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Published: Friday, 2/9/2007

T-Mobile to reconsider site of cell phone tower

Tension between some South Toledo homeowners and those wishing to erect a 130-foot-tall cellular phone tower on a nearby golf course were diffused momentarily yesterday when the phone company said it would reconsider the tower's location.

"Hopefully, we'll be able to put it in an area that wouldn't bug you guys," Mark Jones, a representative for T-Mobile USA Inc., told concerned residents who attended the Toledo Plan Commission meeting.

More than a dozen area homeowners attended the meeting to show opposition to a proposal by T-Mobile and Heather Downs Land Development Ltd. to build the monopole antenna tower on a 60-by-40-foot patch of Heather Downs Country Club that is close to their neighborhoods.

"We have concerns," said Kevin Smith, who lives with his wife, Kathy, along Holly Hill Drive near the proposed tower. "We bought the house that we live in because we have an unfettered view of the golf course."

The companies' request for a special-use permit would have allowed construction of the tower in the residentially zoned area. Structures in residential zones typically are limited to just 35 feet of height.

However, Mr. Jones told commissioners during the meeting that "due to the obvious opposition to this particular cell tower location," the companies are reconsidering their plan.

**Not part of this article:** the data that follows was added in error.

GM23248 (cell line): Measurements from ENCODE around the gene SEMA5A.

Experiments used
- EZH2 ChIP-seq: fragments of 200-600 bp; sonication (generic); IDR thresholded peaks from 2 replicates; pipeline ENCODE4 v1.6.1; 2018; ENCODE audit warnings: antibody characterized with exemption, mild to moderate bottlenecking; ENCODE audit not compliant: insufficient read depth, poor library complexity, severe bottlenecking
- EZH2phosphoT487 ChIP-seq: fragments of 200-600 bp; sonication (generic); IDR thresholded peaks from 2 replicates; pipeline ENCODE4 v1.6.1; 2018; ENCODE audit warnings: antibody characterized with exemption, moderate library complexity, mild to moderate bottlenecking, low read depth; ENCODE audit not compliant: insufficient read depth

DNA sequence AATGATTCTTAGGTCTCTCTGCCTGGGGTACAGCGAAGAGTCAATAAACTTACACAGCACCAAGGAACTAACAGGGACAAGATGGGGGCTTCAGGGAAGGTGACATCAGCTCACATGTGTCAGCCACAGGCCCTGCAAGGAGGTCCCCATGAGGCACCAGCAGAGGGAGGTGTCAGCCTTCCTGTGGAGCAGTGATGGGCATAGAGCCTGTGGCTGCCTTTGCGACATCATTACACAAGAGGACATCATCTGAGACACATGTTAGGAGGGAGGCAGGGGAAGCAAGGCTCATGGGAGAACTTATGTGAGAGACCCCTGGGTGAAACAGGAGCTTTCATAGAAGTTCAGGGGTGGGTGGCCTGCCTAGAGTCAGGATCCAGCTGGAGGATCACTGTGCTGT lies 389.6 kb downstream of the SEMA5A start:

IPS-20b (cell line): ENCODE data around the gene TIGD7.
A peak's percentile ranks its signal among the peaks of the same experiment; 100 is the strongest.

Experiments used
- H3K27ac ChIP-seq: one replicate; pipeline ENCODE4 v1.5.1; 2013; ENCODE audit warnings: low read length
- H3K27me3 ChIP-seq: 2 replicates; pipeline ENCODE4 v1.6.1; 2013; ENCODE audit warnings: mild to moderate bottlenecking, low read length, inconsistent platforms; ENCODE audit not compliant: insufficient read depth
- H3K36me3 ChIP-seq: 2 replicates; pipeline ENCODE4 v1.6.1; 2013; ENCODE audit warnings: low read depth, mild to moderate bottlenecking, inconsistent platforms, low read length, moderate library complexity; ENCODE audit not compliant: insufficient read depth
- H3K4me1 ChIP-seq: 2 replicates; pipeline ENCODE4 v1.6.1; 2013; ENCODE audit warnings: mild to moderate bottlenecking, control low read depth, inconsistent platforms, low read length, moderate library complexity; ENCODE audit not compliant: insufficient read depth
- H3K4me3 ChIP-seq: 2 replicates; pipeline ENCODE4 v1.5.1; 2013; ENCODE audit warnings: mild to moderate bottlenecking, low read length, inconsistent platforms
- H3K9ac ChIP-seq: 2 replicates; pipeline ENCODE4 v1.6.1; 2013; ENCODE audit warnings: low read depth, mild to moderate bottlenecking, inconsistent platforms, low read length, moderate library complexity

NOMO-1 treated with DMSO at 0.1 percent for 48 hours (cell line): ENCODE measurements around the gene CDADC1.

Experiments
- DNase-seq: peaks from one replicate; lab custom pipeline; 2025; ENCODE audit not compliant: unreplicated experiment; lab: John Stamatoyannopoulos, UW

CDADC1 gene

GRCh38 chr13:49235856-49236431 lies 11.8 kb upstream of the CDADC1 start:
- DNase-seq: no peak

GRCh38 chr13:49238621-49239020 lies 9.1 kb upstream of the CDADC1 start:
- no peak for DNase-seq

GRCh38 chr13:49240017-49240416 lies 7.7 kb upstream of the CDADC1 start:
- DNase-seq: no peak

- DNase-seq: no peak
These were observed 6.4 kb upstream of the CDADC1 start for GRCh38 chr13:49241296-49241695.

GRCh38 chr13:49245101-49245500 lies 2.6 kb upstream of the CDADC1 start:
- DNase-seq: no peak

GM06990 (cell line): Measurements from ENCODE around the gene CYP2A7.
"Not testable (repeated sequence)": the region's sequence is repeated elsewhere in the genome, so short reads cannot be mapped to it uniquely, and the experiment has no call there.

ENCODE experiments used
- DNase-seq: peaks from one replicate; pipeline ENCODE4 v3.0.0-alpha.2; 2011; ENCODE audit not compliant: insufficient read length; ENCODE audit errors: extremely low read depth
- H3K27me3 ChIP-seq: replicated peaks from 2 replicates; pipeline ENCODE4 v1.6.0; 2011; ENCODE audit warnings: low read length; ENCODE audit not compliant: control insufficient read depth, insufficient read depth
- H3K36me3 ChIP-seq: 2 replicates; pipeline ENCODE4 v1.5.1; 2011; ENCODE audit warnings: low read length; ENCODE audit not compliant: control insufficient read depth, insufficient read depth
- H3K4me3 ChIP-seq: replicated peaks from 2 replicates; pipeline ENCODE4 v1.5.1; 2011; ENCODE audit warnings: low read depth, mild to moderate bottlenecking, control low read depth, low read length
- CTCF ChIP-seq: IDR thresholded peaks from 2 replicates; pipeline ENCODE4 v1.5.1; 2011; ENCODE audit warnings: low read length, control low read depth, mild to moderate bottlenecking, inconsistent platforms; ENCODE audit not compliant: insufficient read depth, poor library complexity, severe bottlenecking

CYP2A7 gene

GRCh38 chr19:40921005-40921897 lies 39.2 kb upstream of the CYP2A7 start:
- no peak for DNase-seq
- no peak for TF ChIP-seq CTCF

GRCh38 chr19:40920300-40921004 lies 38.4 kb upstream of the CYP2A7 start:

Mr. Jones said T-Mobile and the development company will schedule a meeting with neighbors this month to discuss alternative sites. They also are to present revised plans for the tower to the commission next month.

Toledo Council President Rob Ludeman, who lives at 1861 Glen Ellyn Drive, was among the neighbors who were unenthusiastic about the tower. He said his house is about 30 feet from the golf course, and would be in line of sight of the tower's originally proposed location.

Mr. Ludeman said he was concerned that a tower would be unattractive and lower home values, and was wary of allowing a precedent to be set that would make it easier to build cellular towers in residential areas.

"That could open the floodgates to one, two, three, or more towers in one of the most contiguous residential areas in South Toledo," Mr. Ludeman said.

In other matters yesterday, commissioners voted to grant an artist an exception from city design regulation standards that will allow him to build a studio of wavy, corrugated metal siding and exposed concrete block near downtown Toledo.

The two-story, postmodern structure will be reminiscent of a home that renowned architect Frank Gehry once built for himself in Santa Monica, Calif.

Commissioners agreed that the studio, to be situated at 338 22nd St. within the 52-block UpTown area, met the exemption qualifications of being "unique" and "one of a kind."



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